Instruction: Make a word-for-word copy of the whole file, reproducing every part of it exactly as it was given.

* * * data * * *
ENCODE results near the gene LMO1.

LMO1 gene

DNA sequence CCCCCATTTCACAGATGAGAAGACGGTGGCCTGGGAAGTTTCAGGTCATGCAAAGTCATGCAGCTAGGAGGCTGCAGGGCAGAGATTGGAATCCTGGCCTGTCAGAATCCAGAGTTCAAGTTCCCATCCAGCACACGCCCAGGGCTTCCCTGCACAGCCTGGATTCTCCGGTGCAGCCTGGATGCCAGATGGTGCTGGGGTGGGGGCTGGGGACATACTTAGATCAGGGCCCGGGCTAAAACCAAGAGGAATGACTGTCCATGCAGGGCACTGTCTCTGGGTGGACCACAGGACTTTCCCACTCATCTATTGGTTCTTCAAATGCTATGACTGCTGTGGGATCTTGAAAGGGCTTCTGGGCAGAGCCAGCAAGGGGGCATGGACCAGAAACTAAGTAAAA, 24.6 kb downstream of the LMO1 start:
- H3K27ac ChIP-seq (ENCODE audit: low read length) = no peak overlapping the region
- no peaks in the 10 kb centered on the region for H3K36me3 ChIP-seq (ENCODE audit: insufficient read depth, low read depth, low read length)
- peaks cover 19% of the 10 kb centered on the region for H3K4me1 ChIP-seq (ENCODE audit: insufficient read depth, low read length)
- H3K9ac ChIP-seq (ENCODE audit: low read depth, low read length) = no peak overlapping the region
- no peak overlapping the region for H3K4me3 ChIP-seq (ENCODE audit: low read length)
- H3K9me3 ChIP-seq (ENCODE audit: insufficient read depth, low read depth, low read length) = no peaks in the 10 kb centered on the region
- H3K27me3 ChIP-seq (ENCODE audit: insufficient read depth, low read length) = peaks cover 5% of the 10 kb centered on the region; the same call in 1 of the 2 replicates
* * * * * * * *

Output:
ENCODE results near the gene LMO1.

LMO1 gene

DNA sequence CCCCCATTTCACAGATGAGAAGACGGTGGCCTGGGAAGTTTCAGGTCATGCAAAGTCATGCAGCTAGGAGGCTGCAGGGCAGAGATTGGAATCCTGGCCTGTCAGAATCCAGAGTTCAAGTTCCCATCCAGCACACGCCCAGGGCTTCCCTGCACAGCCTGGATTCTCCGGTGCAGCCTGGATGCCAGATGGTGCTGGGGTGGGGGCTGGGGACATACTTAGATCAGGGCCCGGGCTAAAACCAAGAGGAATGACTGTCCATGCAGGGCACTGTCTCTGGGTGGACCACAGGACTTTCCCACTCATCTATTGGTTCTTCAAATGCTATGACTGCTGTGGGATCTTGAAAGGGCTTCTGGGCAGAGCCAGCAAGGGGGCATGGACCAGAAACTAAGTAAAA, 24.6 kb downstream of the LMO1 start:
- H3K27ac ChIP-seq (ENCODE audit: low read length) = no peak overlapping the region
- no peaks in the 10 kb centered on the region for H3K36me3 ChIP-seq (ENCODE audit: insufficient read depth, low read depth, low read length)
- peaks cover 19% of the 10 kb centered on the region for H3K4me1 ChIP-seq (ENCODE audit: insufficient read depth, low read length)
- H3K9ac ChIP-seq (ENCODE audit: low read depth, low read length) = no peak overlapping the region
- no peak overlapping the region for H3K4me3 ChIP-seq (ENCODE audit: low read length)
- H3K9me3 ChIP-seq (ENCODE audit: insufficient read depth, low read depth, low read length) = no peaks in the 10 kb centered on the region
- H3K27me3 ChIP-seq (ENCODE audit: insufficient read depth, low read length) = peaks cover 5% of the 10 kb centered on the region; the same call in 1 of the 2 replicates